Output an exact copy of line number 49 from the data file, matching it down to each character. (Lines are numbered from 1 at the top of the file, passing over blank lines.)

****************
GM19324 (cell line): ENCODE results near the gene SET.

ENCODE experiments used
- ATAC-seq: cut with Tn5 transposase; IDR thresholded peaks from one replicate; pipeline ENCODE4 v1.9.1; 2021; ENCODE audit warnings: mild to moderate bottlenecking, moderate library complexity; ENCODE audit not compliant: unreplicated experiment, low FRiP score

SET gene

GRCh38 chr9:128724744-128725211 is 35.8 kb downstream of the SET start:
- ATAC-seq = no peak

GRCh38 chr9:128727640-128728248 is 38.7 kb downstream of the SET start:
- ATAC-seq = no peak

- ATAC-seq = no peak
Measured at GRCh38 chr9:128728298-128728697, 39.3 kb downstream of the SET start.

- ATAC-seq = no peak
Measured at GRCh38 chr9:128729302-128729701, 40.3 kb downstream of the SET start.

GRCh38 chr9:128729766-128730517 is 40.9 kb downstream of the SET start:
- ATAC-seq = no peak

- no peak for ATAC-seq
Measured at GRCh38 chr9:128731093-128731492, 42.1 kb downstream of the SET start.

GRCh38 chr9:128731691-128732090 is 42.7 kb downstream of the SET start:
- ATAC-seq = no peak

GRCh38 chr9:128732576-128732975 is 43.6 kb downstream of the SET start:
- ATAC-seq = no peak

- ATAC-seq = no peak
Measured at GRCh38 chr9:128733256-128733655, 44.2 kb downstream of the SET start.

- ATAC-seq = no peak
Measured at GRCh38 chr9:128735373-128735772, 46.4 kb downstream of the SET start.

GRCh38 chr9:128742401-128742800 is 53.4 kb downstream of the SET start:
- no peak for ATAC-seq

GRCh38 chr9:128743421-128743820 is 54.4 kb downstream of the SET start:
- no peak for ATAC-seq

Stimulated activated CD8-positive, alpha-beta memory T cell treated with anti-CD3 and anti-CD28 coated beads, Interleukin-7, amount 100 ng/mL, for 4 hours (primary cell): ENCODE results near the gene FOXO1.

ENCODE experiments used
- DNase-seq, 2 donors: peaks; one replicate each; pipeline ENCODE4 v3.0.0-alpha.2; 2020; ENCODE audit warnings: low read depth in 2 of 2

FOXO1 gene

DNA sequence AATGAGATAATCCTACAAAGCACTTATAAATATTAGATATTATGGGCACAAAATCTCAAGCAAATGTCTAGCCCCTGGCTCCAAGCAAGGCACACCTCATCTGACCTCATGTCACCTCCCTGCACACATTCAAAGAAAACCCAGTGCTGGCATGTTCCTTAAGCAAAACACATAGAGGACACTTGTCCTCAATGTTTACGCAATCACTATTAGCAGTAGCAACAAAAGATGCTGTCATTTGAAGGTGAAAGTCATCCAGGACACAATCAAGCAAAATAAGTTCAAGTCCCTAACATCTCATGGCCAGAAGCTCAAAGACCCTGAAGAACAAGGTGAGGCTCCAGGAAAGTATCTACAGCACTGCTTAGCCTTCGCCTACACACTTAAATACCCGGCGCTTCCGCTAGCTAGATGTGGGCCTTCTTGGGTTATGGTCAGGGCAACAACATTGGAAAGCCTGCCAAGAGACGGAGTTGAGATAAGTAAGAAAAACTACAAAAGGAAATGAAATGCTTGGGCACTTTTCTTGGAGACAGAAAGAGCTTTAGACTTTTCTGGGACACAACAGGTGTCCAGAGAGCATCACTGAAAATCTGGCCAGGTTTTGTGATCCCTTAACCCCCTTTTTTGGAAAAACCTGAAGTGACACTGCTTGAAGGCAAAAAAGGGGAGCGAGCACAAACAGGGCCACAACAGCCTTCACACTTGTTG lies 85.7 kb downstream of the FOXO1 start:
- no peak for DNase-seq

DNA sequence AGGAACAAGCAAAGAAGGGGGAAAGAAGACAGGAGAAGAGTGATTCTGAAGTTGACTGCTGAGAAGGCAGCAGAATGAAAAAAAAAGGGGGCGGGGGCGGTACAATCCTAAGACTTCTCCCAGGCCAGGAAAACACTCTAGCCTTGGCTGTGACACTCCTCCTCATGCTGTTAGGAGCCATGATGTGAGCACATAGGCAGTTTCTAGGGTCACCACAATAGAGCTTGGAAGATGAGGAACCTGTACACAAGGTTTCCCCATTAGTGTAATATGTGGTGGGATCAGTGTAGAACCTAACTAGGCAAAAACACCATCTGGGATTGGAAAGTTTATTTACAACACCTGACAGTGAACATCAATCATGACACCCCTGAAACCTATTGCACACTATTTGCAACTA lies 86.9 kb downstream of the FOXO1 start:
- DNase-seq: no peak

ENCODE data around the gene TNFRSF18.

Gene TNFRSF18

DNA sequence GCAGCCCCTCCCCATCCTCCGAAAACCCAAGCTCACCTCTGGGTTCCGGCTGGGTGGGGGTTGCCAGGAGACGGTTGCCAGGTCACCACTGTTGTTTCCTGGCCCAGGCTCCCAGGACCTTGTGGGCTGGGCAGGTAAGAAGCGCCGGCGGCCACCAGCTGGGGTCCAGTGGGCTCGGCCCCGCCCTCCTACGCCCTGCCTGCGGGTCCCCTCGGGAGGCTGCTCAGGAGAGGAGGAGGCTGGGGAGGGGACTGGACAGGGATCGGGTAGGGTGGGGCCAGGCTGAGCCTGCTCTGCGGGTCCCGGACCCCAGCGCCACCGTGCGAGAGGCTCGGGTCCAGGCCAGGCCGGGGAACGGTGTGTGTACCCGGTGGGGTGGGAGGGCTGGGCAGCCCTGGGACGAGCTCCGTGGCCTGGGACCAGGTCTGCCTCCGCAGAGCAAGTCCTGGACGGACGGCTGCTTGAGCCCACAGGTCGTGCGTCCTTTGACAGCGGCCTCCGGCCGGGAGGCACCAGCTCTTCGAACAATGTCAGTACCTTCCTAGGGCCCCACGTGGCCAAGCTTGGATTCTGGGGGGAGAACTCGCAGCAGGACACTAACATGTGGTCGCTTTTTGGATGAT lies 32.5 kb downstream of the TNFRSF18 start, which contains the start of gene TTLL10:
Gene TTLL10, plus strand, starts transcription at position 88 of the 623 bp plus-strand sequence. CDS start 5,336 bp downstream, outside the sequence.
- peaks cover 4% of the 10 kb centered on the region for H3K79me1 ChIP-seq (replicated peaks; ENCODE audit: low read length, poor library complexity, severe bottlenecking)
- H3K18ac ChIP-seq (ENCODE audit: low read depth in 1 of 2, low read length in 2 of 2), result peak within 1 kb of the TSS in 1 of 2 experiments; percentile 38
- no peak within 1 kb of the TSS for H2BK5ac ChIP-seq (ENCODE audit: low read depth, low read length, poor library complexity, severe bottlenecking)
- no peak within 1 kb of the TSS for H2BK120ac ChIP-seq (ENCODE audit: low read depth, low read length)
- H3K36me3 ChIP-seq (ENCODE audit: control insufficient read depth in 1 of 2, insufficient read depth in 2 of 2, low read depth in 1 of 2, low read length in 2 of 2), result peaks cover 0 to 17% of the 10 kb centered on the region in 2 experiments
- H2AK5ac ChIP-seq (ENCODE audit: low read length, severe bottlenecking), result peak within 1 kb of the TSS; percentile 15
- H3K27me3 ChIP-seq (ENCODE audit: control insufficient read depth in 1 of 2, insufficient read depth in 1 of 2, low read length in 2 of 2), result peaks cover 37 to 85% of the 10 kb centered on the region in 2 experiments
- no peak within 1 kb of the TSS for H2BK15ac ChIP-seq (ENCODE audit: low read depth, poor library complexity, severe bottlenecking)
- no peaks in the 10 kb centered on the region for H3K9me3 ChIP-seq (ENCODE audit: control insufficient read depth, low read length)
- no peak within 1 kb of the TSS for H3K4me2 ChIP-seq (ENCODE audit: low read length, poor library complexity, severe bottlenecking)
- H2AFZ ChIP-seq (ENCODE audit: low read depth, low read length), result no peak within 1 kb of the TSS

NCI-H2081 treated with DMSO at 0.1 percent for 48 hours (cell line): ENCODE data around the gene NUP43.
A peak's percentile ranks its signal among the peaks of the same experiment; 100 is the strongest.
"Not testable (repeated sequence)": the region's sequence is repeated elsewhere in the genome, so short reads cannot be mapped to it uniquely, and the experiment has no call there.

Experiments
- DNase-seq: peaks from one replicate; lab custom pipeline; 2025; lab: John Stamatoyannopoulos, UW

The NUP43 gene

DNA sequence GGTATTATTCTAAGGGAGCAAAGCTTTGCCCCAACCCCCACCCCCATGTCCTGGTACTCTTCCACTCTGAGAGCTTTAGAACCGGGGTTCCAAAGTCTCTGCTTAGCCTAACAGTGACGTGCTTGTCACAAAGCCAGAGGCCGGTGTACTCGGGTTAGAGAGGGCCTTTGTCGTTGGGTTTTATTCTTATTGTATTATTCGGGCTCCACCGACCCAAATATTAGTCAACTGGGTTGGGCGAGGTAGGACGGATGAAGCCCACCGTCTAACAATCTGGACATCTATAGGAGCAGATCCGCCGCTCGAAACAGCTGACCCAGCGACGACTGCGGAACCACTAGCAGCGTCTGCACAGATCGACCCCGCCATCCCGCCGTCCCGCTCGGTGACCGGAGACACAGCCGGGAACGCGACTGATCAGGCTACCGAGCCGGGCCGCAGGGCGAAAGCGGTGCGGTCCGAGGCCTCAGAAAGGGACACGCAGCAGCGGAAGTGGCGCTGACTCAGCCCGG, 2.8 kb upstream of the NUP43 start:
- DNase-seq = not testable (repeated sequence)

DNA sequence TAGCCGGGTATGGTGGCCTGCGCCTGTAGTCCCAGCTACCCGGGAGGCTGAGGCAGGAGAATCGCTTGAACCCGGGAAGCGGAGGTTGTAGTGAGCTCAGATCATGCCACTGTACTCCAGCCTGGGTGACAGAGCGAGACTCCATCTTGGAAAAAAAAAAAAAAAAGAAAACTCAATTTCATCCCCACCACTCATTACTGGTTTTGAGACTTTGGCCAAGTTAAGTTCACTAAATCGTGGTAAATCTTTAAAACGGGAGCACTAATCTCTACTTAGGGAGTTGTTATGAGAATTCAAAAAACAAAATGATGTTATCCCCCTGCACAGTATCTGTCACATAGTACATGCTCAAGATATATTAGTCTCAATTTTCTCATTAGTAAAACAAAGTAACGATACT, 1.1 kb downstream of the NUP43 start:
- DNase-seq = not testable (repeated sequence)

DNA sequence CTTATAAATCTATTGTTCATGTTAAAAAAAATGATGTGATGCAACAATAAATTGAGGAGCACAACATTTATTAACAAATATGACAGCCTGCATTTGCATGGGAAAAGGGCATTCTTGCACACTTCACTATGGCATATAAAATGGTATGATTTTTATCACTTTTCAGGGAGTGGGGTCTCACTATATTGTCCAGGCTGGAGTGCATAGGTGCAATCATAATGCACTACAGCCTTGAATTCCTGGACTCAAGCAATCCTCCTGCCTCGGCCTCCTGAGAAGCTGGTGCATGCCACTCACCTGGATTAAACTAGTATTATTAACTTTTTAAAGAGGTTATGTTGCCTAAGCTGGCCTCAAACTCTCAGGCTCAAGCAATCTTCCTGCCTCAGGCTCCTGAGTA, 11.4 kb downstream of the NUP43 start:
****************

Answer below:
- no peaks in the 10 kb centered on the region for H3K9me3 ChIP-seq (ENCODE audit: control insufficient read depth, low read length)